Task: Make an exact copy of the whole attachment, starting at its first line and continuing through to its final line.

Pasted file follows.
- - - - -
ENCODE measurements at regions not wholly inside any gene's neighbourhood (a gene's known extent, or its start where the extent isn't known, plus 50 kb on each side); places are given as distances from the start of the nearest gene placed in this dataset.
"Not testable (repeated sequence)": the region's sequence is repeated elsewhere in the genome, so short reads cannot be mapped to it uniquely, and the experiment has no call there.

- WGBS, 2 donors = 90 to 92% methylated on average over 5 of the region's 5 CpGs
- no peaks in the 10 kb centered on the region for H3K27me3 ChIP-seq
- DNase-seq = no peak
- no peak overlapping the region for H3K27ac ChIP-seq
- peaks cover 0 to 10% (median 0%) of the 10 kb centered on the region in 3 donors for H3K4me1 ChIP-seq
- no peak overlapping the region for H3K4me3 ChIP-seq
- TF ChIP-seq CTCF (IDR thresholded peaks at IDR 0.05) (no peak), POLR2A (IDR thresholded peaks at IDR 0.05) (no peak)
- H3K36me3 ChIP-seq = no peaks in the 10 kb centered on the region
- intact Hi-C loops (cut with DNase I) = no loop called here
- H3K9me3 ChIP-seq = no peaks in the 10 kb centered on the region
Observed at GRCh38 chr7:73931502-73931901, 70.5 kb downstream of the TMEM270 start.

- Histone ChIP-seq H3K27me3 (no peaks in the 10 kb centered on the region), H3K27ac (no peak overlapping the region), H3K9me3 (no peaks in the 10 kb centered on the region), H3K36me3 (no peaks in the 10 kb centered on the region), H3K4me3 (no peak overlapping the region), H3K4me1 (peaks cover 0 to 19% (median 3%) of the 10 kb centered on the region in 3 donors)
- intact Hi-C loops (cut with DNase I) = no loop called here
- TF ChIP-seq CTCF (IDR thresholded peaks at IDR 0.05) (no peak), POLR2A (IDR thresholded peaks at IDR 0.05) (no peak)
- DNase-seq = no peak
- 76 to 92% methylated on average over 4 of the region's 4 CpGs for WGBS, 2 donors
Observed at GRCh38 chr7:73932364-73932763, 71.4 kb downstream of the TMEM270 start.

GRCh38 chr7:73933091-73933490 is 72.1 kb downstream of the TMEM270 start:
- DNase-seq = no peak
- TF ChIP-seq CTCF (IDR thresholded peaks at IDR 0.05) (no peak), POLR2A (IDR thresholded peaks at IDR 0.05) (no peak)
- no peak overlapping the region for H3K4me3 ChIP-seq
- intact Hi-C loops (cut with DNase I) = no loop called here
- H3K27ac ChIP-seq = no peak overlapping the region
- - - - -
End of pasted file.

ENCODE measurements at regions not wholly inside any gene's neighbourhood (a gene's known extent, or its start where the extent isn't known, plus 50 kb on each side); places are given as distances from the start of the nearest gene placed in this dataset.
"Not testable (repeated sequence)": the region's sequence is repeated elsewhere in the genome, so short reads cannot be mapped to it uniquely, and the experiment has no call there.

- WGBS, 2 donors = 90 to 92% methylated on average over 5 of the region's 5 CpGs
- no peaks in the 10 kb centered on the region for H3K27me3 ChIP-seq
- DNase-seq = no peak
- no peak overlapping the region for H3K27ac ChIP-seq
- peaks cover 0 to 10% (median 0%) of the 10 kb centered on the region in 3 donors for H3K4me1 ChIP-seq
- no peak overlapping the region for H3K4me3 ChIP-seq
- TF ChIP-seq CTCF (IDR thresholded peaks at IDR 0.05) (no peak), POLR2A (IDR thresholded peaks at IDR 0.05) (no peak)
- H3K36me3 ChIP-seq = no peaks in the 10 kb centered on the region
- intact Hi-C loops (cut with DNase I) = no loop called here
- H3K9me3 ChIP-seq = no peaks in the 10 kb centered on the region
Observed at GRCh38 chr7:73931502-73931901, 70.5 kb downstream of the TMEM270 start.

- Histone ChIP-seq H3K27me3 (no peaks in the 10 kb centered on the region), H3K27ac (no peak overlapping the region), H3K9me3 (no peaks in the 10 kb centered on the region), H3K36me3 (no peaks in the 10 kb centered on the region), H3K4me3 (no peak overlapping the region), H3K4me1 (peaks cover 0 to 19% (median 3%) of the 10 kb centered on the region in 3 donors)
- intact Hi-C loops (cut with DNase I) = no loop called here
- TF ChIP-seq CTCF (IDR thresholded peaks at IDR 0.05) (no peak), POLR2A (IDR thresholded peaks at IDR 0.05) (no peak)
- DNase-seq = no peak
- 76 to 92% methylated on average over 4 of the region's 4 CpGs for WGBS, 2 donors
Observed at GRCh38 chr7:73932364-73932763, 71.4 kb downstream of the TMEM270 start.

GRCh38 chr7:73933091-73933490 is 72.1 kb downstream of the TMEM270 start:
- DNase-seq = no peak
- TF ChIP-seq CTCF (IDR thresholded peaks at IDR 0.05) (no peak), POLR2A (IDR thresholded peaks at IDR 0.05) (no peak)
- no peak overlapping the region for H3K4me3 ChIP-seq
- intact Hi-C loops (cut with DNase I) = no loop called here
- H3K27ac ChIP-seq = no peak overlapping the region